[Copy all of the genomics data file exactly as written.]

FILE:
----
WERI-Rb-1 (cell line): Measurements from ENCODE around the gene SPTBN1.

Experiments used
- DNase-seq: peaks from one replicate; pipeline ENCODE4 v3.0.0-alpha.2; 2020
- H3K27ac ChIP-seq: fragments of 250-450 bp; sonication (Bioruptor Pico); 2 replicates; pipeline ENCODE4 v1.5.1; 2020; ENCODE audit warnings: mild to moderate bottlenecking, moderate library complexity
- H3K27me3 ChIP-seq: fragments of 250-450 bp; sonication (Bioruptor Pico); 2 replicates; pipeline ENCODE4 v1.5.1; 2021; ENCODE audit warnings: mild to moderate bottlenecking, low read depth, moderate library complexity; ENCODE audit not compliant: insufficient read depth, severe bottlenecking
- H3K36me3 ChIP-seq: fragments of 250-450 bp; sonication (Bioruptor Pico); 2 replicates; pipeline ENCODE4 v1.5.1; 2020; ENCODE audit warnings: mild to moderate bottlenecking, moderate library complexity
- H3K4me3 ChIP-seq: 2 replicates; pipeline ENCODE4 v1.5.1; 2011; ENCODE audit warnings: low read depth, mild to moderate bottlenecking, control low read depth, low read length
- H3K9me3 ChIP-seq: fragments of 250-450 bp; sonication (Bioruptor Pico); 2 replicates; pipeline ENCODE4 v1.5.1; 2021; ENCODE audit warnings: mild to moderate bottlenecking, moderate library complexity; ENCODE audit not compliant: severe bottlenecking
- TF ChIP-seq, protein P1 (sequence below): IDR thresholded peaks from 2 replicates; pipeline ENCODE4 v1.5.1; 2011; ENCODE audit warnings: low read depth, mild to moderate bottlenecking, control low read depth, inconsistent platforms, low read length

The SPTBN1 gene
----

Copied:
WERI-Rb-1 (cell line): Measurements from ENCODE around the gene SPTBN1.

Experiments used
- DNase-seq: peaks from one replicate; pipeline ENCODE4 v3.0.0-alpha.2; 2020
- H3K27ac ChIP-seq: fragments of 250-450 bp; sonication (Bioruptor Pico); 2 replicates; pipeline ENCODE4 v1.5.1; 2020; ENCODE audit warnings: mild to moderate bottlenecking, moderate library complexity
- H3K27me3 ChIP-seq: fragments of 250-450 bp; sonication (Bioruptor Pico); 2 replicates; pipeline ENCODE4 v1.5.1; 2021; ENCODE audit warnings: mild to moderate bottlenecking, low read depth, moderate library complexity; ENCODE audit not compliant: insufficient read depth, severe bottlenecking
- H3K36me3 ChIP-seq: fragments of 250-450 bp; sonication (Bioruptor Pico); 2 replicates; pipeline ENCODE4 v1.5.1; 2020; ENCODE audit warnings: mild to moderate bottlenecking, moderate library complexity
- H3K4me3 ChIP-seq: 2 replicates; pipeline ENCODE4 v1.5.1; 2011; ENCODE audit warnings: low read depth, mild to moderate bottlenecking, control low read depth, low read length
- H3K9me3 ChIP-seq: fragments of 250-450 bp; sonication (Bioruptor Pico); 2 replicates; pipeline ENCODE4 v1.5.1; 2021; ENCODE audit warnings: mild to moderate bottlenecking, moderate library complexity; ENCODE audit not compliant: severe bottlenecking
- TF ChIP-seq, protein P1 (sequence below): IDR thresholded peaks from 2 replicates; pipeline ENCODE4 v1.5.1; 2011; ENCODE audit warnings: low read depth, mild to moderate bottlenecking, control low read depth, inconsistent platforms, low read length

The SPTBN1 gene